Holly’s Historical Happenings
Formerly titled “Martha Street” after Ira C. Alger’s daughter, Martha, locals began to call the street “Battle Alley” when numerous brawls continued to break out on the street in late 1800s. Eventually, Holly changed the name permanently to Battle Alley. In the early 1900s, Battle Alley became the first brick street in the Village of Holly. Battle Alley is home to the Historic Holly Hotel, Arcade Antiques, the Holly Candle Shop, Carry’s, and more.
Carry Nation comes to Holly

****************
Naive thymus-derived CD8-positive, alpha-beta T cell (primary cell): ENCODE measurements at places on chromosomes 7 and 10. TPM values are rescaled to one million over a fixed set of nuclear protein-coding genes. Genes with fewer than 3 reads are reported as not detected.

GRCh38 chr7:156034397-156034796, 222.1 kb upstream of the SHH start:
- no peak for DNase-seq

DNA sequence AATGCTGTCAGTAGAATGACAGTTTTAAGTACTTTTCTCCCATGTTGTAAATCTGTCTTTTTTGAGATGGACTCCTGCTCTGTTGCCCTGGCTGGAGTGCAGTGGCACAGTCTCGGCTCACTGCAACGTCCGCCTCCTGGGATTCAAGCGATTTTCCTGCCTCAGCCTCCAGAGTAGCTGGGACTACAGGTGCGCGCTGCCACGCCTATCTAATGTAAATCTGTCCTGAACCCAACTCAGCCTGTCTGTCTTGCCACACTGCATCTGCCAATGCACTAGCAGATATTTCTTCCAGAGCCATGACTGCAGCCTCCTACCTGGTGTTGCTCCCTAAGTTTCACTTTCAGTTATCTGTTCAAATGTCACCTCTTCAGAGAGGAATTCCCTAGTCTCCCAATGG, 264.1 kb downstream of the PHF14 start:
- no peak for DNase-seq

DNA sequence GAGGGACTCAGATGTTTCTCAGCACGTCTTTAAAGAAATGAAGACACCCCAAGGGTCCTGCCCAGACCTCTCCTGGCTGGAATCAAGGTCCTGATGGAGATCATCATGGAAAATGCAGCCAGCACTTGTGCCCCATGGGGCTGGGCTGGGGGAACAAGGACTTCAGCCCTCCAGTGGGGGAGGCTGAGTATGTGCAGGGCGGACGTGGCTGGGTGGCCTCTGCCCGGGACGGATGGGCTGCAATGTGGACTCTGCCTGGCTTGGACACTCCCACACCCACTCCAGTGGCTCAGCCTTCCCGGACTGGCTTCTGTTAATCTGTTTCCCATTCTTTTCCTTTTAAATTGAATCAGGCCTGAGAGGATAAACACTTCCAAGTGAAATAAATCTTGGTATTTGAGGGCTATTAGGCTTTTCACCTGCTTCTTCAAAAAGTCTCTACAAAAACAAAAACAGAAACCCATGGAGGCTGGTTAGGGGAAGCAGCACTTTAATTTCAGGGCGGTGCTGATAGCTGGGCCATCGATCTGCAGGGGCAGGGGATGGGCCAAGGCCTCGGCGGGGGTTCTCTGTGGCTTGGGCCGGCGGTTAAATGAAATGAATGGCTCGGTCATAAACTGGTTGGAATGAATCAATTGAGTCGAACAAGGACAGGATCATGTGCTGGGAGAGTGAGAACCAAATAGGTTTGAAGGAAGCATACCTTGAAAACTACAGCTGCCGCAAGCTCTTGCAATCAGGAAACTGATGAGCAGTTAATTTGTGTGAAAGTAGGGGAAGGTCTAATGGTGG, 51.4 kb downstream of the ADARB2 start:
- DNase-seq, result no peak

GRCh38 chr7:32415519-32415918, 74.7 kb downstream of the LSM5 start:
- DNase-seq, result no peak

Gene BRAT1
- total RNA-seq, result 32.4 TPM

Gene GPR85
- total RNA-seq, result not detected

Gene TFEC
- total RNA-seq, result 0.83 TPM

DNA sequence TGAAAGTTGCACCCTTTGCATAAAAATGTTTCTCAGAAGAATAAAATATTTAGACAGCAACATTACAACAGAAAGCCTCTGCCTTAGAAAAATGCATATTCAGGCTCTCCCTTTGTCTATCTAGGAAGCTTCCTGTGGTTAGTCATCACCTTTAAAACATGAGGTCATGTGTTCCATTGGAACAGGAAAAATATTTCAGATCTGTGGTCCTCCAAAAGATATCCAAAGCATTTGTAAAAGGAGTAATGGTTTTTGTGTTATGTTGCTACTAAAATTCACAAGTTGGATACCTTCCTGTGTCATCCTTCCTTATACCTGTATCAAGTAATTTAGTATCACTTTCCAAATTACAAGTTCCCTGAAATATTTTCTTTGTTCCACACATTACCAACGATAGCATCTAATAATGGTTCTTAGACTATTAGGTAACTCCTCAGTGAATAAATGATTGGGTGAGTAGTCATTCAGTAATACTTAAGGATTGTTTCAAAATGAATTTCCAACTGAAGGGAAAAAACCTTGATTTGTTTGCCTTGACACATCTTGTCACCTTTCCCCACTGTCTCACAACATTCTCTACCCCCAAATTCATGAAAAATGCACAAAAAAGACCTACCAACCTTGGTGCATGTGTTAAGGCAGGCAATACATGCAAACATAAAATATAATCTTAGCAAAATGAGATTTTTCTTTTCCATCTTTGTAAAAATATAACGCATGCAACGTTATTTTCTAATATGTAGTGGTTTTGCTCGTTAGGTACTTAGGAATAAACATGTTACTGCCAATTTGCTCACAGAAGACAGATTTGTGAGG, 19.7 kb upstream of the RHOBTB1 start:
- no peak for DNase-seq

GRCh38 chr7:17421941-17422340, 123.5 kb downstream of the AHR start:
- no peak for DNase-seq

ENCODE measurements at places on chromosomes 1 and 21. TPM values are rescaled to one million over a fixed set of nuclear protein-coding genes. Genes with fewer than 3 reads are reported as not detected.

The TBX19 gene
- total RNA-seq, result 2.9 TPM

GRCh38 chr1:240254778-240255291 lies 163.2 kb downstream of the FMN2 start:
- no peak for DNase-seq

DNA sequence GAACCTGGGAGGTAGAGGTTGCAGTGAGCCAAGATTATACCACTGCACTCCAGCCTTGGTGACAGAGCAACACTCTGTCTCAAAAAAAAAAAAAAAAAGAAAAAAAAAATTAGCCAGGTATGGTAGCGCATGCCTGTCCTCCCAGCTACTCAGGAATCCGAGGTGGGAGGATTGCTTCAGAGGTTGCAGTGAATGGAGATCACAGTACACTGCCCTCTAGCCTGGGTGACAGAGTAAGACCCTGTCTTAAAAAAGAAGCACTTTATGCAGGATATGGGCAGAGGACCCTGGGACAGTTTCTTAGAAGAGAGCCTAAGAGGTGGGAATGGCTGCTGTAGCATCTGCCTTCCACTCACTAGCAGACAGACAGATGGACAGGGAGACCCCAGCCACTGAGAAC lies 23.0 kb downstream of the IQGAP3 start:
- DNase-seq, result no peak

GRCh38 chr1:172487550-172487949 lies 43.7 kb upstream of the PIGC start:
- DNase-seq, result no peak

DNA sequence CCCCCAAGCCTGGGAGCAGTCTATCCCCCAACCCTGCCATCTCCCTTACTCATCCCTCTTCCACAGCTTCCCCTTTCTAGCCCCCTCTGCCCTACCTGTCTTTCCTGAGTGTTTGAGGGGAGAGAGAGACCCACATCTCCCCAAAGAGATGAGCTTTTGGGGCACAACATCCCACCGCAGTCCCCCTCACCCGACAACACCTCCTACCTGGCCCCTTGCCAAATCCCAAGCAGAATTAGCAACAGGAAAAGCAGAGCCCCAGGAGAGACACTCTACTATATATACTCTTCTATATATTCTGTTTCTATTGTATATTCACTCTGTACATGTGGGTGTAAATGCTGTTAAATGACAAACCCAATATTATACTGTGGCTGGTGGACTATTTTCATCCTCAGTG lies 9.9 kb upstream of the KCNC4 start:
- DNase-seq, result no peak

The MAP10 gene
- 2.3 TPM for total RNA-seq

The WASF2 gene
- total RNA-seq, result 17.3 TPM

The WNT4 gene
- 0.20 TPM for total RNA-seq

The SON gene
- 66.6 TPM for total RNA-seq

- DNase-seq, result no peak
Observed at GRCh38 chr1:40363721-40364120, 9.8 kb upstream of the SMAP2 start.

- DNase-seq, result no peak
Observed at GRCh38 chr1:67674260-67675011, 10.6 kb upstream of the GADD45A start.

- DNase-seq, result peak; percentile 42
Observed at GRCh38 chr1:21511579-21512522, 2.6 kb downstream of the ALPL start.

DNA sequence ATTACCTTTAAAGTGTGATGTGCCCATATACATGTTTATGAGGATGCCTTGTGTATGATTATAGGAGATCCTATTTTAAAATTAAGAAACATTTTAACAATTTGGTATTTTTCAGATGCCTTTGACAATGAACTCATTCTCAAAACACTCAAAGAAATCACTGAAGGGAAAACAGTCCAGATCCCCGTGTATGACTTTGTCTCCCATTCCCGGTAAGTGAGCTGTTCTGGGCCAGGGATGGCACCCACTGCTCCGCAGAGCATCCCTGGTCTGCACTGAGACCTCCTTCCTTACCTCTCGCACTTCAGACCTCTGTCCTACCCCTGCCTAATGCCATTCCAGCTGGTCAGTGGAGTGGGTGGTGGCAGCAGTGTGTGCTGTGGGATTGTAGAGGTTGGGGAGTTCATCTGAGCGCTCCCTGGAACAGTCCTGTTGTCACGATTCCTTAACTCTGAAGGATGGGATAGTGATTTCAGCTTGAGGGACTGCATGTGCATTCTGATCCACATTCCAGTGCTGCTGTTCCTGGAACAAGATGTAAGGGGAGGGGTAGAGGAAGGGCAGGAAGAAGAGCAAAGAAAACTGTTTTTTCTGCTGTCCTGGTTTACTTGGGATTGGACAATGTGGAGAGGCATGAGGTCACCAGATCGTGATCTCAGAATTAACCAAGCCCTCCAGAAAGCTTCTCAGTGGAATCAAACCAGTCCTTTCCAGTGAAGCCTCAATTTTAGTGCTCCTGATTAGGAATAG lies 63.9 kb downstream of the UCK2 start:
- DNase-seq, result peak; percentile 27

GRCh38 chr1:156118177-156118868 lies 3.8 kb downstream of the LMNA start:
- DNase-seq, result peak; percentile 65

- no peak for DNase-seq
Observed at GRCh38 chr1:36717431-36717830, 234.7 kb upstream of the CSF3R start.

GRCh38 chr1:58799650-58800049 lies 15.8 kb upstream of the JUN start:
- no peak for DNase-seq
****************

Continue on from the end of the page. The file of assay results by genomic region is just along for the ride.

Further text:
In the late summer of 1908, Pro-Temperance movement advocate Carry Amelia Nation came to Battle Alley and the Holly Hotel, breaking glasses of spirits and beers and clubbing patrons of the hotel with her umbrella. Ms. Nation came to Holly after accepting the invitation of Holly resident Winifred Mott, president of the local Woman’s Christian Temperance Union. After being thrown out of the Holly Hotel, she continued to make her way to other saloons and pubs down Battle Alley. The following morning, she gave a sermon to a crowd of about 200 people. She caused quite the ruckus and destruction while in Holly, causing her to be arrested and held in the local jail for a short time. At the time, Oakland County was lawfully a “dry” county, but the officials of Holly refused to uphold the law, being home to more than 18 saloons and bars. For some time, it had only been here-say as whether she had been to Holly or not. After much research, the village began to celebrate her visit annually on Labor Day weekend for nearly 40 years at the Carry Nation Festival. Sadly, the festival no longer runs due to inadequate funding.